Publication Opportunities for Writers: January and February 2015

Publication Opportunities for Writers in January and February 2015

Over 50 publication opportunities for both established and emerging writers.

Please check the relevant websites for all terms and conditions. 

Printer’s Devil Review
is seeking thoughtful, earnest fiction. The editors like stories that ‘make the ordinary unfamiliar, that introduce us to new ways of seeing and being in the world, stories that move us without aiming for stock reactions’. The current reading period is open until 1 January.

Apogee
is a literary journal specialising in literature and art that engage with issues of identity politics: race, gender, sexuality, class, ability, and hyphenated identities. Submissions for Issue 5 close on 1 January.

Firewords Quarterly
is a new independent literary magazine with a strong emphasis on design, as well as substance. Launched in Spring 2014, Firewords aims to be a publication where exciting new writers can have their voices heard and remembered. Submissions for Issue 4 are open until 9 January.

Slice Magazine
welcomes submissions for short fiction, nonfiction, and poetry. The editors are looking for anyone with a fresh voice and a compelling story to share. Submissions are open throughout January and February.

Blank Fiction Magazine
an independent literary magazine publishing intelligent and thought-provoking genre fiction. It is currently seeking submissions of literary fiction up to 10,000 words. Closes 10 January.

Litro Magazine
is seeking submissions for its February 2015 print issue with the theme ‘Diaries’. It accepts short fiction, flash/micro fiction and non-fiction. Submissions close 11 January.

Lifted Brow
is accepting submissions of fiction and non-fiction for its soon to be relaunched print edition; closes 11 January. Entries are also being accepted for its inaugural experimental non-fiction prize.

Pilcrow & Dagger
is accepting submissions for its second issue to be published in March 2015. The theme is Spring Cleaning and pieces may be up to 5000 words. Closes 15 January.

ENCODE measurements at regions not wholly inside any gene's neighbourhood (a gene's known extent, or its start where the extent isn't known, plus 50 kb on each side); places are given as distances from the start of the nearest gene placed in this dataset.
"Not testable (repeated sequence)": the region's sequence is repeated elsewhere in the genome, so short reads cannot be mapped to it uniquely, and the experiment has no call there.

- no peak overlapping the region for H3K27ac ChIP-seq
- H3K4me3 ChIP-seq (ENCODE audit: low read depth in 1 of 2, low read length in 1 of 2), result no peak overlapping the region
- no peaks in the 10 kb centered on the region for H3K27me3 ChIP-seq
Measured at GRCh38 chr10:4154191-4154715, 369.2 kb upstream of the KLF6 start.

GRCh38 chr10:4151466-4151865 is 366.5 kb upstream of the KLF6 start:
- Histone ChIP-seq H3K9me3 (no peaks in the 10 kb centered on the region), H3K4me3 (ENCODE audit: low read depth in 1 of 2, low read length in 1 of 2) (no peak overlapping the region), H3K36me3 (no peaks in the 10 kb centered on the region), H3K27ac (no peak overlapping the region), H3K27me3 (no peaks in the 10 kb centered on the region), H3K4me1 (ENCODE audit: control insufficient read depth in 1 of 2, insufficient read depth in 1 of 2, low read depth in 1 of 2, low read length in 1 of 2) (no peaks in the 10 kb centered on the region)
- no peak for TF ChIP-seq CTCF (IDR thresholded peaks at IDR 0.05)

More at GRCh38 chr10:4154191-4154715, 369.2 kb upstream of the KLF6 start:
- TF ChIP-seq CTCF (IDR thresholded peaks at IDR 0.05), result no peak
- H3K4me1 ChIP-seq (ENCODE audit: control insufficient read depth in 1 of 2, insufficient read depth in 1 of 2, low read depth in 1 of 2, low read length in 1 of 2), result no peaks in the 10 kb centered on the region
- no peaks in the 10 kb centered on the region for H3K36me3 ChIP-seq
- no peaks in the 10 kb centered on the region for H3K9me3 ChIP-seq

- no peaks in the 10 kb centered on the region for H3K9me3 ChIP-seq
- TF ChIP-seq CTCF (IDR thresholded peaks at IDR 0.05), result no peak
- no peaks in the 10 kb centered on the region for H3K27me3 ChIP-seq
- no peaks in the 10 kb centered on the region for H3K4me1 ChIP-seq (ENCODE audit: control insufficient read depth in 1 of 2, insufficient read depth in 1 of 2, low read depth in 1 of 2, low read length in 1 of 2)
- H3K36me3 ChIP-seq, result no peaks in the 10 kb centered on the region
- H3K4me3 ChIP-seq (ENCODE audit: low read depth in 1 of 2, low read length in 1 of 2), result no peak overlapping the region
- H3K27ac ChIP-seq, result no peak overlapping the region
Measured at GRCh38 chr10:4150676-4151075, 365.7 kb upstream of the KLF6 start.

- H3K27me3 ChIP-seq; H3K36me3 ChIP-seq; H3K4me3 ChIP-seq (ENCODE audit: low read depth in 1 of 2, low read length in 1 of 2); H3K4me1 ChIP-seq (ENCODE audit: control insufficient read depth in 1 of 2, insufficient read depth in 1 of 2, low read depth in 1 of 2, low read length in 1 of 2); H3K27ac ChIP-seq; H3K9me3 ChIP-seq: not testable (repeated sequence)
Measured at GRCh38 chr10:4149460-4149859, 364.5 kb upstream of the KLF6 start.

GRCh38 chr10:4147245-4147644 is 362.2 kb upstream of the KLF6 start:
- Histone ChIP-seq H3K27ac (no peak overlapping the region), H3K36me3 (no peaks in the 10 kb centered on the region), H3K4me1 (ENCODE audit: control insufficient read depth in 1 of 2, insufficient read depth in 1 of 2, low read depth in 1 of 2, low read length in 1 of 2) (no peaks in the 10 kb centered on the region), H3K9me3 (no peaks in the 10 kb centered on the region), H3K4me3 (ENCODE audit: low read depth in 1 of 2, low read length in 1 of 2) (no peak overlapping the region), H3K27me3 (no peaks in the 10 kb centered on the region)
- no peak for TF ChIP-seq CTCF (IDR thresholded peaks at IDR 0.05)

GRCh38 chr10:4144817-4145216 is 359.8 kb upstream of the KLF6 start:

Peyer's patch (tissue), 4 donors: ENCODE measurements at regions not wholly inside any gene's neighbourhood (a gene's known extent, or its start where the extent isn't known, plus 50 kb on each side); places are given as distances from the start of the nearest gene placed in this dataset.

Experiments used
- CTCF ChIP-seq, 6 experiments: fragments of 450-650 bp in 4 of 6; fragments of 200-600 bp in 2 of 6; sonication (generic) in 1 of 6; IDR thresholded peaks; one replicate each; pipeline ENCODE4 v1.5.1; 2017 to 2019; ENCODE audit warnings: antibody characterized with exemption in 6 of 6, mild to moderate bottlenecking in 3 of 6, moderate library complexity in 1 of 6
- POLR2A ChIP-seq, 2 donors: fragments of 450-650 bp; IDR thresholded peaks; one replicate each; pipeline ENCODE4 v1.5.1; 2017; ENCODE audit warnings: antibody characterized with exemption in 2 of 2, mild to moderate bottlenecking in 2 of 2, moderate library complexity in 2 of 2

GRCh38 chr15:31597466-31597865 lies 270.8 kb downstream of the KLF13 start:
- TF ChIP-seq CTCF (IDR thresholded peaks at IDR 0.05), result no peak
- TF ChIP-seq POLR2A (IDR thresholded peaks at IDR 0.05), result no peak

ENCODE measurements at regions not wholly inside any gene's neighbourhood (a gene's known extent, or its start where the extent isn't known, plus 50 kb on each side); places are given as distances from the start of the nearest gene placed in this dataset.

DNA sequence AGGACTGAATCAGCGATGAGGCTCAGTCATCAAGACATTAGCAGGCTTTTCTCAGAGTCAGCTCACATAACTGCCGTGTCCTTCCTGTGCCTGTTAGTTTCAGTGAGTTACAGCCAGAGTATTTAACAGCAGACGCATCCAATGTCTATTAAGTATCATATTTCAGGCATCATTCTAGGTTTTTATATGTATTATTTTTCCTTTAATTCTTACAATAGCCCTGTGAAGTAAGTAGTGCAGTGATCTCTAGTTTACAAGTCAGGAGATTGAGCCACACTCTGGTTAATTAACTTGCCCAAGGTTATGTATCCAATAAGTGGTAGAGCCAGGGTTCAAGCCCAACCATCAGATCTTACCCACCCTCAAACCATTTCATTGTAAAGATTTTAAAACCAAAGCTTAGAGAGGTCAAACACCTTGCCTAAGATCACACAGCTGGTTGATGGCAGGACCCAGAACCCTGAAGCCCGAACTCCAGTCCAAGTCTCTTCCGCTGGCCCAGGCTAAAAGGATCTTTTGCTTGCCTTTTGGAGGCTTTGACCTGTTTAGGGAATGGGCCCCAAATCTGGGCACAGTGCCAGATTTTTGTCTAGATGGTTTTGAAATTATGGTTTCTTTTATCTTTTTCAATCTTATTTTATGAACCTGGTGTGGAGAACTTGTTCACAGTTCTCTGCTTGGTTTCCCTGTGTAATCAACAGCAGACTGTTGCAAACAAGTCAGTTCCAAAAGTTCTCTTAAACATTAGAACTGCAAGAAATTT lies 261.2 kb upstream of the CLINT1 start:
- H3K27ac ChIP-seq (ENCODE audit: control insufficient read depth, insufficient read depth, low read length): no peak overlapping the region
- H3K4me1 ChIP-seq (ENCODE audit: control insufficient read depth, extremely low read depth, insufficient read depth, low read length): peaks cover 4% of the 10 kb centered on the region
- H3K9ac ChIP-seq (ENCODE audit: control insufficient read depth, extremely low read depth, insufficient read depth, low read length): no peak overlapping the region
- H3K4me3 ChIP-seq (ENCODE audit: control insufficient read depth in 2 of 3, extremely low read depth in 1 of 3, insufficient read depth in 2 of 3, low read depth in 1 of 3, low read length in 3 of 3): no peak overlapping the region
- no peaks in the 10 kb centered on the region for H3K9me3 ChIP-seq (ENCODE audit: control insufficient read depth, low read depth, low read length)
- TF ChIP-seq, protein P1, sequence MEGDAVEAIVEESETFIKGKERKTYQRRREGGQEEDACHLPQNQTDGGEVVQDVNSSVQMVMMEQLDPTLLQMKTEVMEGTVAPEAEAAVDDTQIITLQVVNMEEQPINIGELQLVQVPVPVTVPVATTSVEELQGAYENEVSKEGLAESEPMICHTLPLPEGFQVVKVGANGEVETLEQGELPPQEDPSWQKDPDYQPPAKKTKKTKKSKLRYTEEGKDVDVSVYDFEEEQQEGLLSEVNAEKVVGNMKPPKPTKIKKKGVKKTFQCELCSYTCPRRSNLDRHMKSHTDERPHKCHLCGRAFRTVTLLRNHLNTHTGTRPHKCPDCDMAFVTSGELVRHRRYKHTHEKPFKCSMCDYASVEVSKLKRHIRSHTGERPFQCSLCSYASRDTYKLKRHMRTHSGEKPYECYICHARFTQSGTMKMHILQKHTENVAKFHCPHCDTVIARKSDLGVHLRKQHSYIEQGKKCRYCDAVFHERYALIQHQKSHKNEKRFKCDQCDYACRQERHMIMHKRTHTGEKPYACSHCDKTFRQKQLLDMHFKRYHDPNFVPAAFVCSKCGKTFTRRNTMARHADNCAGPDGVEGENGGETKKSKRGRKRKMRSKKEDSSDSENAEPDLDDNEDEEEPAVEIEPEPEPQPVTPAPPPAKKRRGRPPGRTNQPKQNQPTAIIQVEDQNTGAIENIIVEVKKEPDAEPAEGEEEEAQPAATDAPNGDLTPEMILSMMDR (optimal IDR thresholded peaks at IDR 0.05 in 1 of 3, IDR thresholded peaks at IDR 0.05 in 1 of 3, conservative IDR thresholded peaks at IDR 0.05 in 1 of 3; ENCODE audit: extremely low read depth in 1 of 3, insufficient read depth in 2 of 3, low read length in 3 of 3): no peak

Solarwyrm Press
is seeking submissions for a new anthology titled Marked by Scorn: An anthology featuring non-traditional relationships. his anthology is open to fiction (any genre), non-fiction, and poetry. Closes 15 January.

Tin House
is accepting submissions for its non-themed Summer 2015 issue. It is looking for fiction, poetry, non-fiction and interviews. Submissions close 15 January.

Triquarterly
welcomes submissions of fiction, creative nonfiction, poetry, short drama, video essays, and hybrid work from established as well as emerging writers. It also welcomes short-short prose pieces. It asks that poets submit no more than six poems between per cycle, and that prose authors limit their total submission to fewer than 3500 words. Submissions reopen 15 January.

Ploughshares
is accepting fiction and non-fiction of up to 6000 words until 15 January. Writers are asked to include a short cover letter citing major publications and awards, as well as any association or past correspondence with a guest or staff editor.

Kenyon Review
considers short fiction and essays (up to 7,500 words), poetry (up to 6 poems; please format and submit as a single document), plays (up to 30 pages), excerpts (up to 30 pages) from larger works, and translations of poetry and short prose. The current reading period closes on 15 January.

Calabash: A Journal of Caribbean Arts and Letters
considers submissions of poems, short stories, one-act plays, interviews, book reviews, parts of memoirs, personal essays, critical essays, cultural news, announcements, and other new and emerging genres. Submissions reopen in January and run to April.

Jack Studio Theatre’s Write Now 6 Festival
exists to discover new playwriting talent and give emerging writers the opportunity to see their work developed and performed. In 2015 they are looking for bold new voices and stories that engage with and reflect contemporary culture and society. All playwrights who submit must have a strong connection to south-east London. Submissions close 30 January.

Lunch Ticket
is a biannual journal published by the MFA community of Antioch University of Los Angeles. Submissions of fiction, creative nonfiction, poetry, writing for young people and visual art for its summer/fall 2015 issue open on 1 February.

Southampton Review
is dedicated to “discovering new voices and visions while savoring long-standing favorites”. Some of the established writers it has published include Billy Collins, Meg Wolitzer, Frank McCourt and David Rakoff. Submissions reopen on 1 February.

Buffalo Almanack
is an online quarterly journal of fiction, photography and literary criticism. It welcomes submissions for new and established writers. New issues are released quarterly and submissions reopen on 1 February.

Bellevue Literary Review
is seeking submissions of previously unpublished fiction, nonfiction, and poetry for an upcoming special issue on war and military experience. Submission are needed by 1 February.

The Meadow